shoulders. "God provides the food," she 
says, "that is the hard part. My only job 
is figuring out how to distribute it."

Dear Friends,

This picks up from the time on the 31st
when my Dad's last entry left off. We are 
trying to catch up, without too much 

At about 2pm, Sathya arrived back at the
house, telling us that she was going to 
visit a fishing village near the ancient 
temple of Mahabalipuram with the 
Ramakrishna mission, a charitable 
organization, to provide medical services. 
She invited us to come.

We set off for the village in the same
car that had brought us from the airport, 
heading out into more rural areas. We 
exchanged the powerful smells of Indian 
cities for the subtle, sweet scents of 
rice paddies. The colors around us were 
chiefly the rich, bright red of the Tamil 
soil, and the yellow-green of vegetation. 
Cows and goats crossed the highway. Water 
buffalo grazed along the roadside, and 
chickens pecked at whatever they could 

After a while, we passed a tollbooth,
which, before last week's disaster, had 
extracted money from tourists going to 
visit Mahabalipuram or one of the many 
posh hotels surrounding it. These hotels 
are gone now, washed away by a 40-foot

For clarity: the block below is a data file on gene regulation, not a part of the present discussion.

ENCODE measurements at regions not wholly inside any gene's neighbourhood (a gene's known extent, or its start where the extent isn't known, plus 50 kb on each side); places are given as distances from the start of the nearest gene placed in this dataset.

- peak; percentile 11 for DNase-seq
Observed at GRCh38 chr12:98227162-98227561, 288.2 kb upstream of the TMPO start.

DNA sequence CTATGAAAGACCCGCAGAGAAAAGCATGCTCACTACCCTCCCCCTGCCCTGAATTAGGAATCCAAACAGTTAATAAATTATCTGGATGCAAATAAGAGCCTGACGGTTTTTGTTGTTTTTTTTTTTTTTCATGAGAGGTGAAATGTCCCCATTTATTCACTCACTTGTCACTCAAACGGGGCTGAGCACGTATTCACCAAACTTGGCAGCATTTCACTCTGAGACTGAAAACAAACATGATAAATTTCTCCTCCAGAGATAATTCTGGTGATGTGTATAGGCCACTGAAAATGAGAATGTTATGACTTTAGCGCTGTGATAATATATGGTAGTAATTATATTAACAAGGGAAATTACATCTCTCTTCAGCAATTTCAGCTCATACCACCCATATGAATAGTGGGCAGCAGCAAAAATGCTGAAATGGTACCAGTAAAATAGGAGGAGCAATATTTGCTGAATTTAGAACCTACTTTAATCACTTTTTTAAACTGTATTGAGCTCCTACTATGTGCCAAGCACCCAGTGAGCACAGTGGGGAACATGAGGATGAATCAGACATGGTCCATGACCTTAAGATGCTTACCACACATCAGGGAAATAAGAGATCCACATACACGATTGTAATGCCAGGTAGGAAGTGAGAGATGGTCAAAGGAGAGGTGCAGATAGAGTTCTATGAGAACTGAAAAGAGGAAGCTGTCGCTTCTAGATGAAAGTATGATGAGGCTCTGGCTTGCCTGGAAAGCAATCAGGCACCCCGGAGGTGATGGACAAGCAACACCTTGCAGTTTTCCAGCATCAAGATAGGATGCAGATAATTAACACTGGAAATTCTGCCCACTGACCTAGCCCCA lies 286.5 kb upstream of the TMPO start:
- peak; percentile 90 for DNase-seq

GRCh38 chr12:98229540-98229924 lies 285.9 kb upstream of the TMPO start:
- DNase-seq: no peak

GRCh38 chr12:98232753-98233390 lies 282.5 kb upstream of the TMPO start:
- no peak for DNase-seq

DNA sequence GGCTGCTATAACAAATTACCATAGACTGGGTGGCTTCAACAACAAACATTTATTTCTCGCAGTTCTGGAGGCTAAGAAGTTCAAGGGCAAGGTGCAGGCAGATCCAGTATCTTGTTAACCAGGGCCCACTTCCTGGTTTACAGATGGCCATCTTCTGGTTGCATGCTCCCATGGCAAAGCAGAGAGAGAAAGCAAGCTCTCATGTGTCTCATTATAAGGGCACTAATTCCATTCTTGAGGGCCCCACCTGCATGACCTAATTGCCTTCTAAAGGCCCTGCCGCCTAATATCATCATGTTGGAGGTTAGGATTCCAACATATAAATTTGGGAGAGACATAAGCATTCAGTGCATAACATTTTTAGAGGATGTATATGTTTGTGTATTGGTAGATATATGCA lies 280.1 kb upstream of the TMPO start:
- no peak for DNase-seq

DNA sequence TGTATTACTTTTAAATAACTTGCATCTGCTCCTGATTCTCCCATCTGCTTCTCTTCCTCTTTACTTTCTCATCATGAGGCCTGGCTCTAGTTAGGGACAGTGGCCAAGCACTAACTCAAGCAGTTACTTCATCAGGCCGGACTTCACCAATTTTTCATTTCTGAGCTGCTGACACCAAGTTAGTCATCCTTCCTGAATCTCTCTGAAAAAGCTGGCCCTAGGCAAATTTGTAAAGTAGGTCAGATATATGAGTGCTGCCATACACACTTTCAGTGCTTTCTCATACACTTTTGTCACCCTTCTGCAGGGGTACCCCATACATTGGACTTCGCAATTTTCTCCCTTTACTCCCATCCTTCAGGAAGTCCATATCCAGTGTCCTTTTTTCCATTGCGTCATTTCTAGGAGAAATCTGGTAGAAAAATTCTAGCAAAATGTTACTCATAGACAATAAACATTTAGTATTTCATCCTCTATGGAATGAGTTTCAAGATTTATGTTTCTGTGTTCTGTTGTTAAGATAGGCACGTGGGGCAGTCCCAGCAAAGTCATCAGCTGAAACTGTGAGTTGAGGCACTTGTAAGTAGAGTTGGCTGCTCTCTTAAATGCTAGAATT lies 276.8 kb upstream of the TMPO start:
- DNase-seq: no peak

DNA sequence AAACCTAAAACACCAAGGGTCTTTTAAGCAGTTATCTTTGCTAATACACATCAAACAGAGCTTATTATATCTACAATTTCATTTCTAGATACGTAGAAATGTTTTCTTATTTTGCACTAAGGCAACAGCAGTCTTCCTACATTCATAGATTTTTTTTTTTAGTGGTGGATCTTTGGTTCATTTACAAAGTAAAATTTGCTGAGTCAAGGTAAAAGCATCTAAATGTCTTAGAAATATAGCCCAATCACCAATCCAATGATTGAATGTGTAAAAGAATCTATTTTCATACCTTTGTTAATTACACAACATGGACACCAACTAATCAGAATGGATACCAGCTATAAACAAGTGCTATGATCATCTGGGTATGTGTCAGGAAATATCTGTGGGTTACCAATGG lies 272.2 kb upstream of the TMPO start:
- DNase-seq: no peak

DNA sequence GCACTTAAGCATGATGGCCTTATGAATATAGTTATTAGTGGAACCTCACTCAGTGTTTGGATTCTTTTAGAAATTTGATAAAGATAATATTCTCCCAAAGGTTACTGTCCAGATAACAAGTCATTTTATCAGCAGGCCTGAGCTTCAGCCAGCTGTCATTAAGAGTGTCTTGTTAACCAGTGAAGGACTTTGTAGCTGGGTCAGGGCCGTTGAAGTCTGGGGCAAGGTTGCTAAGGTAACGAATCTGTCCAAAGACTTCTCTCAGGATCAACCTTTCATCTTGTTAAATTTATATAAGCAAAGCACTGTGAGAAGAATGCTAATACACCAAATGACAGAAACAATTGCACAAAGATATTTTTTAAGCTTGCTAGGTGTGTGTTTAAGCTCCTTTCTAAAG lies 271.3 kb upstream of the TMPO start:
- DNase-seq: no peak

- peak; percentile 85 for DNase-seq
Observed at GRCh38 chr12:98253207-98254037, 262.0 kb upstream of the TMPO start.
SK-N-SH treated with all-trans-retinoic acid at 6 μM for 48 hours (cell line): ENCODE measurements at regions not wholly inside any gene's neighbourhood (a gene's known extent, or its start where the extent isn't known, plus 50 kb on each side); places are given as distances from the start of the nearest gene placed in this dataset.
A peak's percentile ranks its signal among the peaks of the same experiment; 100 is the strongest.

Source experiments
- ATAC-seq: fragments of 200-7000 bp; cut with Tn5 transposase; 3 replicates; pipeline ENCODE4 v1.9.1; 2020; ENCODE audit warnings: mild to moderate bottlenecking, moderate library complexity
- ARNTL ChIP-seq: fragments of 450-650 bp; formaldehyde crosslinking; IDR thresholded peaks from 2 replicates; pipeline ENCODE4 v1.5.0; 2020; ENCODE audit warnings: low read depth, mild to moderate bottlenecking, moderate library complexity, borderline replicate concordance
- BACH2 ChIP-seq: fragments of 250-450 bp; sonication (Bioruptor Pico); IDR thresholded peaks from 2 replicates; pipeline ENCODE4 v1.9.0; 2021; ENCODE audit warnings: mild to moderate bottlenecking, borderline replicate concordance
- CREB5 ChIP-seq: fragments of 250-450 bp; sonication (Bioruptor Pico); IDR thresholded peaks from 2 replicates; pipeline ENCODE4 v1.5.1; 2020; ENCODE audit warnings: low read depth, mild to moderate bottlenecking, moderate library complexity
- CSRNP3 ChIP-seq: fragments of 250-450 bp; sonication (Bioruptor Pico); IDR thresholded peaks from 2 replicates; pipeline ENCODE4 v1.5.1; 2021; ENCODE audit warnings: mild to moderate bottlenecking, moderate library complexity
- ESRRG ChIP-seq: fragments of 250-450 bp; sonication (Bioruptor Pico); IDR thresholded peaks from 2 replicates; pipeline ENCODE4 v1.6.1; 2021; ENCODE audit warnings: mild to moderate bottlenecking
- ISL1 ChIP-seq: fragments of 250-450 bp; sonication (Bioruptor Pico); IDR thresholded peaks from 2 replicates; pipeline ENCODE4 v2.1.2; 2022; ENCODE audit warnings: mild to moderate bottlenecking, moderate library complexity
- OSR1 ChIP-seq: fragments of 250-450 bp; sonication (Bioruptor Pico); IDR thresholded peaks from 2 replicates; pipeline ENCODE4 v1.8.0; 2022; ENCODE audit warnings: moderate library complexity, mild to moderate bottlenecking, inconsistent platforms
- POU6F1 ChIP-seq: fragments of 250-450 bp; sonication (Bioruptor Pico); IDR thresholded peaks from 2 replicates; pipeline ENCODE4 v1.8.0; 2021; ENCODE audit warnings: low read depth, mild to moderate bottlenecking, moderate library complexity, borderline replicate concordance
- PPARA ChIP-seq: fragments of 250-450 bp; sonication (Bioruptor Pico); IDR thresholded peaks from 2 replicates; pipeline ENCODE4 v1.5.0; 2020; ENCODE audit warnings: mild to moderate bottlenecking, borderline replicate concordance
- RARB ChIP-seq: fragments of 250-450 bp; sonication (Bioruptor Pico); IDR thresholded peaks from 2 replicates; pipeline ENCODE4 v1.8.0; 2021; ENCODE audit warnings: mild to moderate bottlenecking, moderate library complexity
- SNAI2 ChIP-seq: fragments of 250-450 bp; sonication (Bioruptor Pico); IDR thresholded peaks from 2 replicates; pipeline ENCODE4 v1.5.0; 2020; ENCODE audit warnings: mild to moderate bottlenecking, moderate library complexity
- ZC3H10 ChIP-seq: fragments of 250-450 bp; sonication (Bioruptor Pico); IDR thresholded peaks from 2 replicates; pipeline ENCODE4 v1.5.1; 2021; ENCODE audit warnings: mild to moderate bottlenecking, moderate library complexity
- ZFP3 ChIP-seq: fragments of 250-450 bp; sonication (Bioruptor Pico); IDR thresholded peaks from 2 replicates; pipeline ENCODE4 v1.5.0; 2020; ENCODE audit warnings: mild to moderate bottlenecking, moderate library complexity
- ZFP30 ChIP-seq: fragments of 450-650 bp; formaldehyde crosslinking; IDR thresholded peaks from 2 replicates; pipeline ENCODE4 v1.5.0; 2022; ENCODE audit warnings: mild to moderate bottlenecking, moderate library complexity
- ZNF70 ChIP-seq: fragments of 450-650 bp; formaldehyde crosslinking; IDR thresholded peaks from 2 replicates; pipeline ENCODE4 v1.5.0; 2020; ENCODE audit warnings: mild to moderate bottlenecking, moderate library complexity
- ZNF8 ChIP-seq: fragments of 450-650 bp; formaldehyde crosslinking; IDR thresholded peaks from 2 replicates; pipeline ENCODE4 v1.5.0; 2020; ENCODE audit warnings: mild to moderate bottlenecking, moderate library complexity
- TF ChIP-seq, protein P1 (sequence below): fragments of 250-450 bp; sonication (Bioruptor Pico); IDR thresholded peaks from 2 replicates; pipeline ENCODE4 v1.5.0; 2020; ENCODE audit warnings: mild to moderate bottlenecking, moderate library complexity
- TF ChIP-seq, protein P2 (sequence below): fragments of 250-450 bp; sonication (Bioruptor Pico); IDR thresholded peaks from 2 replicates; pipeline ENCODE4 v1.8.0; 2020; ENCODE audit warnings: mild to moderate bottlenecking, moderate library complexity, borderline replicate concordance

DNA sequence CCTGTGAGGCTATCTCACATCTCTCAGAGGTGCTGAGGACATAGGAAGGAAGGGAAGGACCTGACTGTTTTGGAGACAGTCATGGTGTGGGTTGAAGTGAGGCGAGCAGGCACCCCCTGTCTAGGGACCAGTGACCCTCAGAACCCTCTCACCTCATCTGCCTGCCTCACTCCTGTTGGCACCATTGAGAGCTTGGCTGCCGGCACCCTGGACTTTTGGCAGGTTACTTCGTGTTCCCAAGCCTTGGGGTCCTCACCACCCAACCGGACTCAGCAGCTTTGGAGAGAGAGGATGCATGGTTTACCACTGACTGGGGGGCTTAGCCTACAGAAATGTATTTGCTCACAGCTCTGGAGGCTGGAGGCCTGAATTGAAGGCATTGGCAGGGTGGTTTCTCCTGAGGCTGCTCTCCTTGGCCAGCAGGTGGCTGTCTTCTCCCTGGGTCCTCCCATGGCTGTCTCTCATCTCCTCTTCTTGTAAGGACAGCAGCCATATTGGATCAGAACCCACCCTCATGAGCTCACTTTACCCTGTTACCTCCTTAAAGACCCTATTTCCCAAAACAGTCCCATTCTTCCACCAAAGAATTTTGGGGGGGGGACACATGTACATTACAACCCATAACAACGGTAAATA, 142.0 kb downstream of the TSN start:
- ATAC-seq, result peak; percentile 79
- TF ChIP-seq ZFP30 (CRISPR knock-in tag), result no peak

wall of water, but the 6th Century Chola 
temple, built right on the shore, is 
still standing. It has probably seen 
many other disasters, and survived them 

After the tollbooth, it is not far to the
fishing village. As we approach, we see 
people living in tents flimsily 
constructed of palm leaves. Sathya and 
the other doctors go to their work, and 
two men of the village, one of whom speaks 
some English, accompany us down to the 
remains of the village.

The small village of Kookilamedu was
probably quite picturesque before the 
tsunami hit. The houses, those few left 
standing, are painted in bright pastel 
colors, pinks and greens and blues. Now, 
however, most of the houses are smashed 
to pieces. The first row, of new houses 
built barely 100 feet from the sea, was 
completely destroyed, so that I would 
never have known anything was built there 
if my guide had not told me.

I walk, carefully, around boats smashed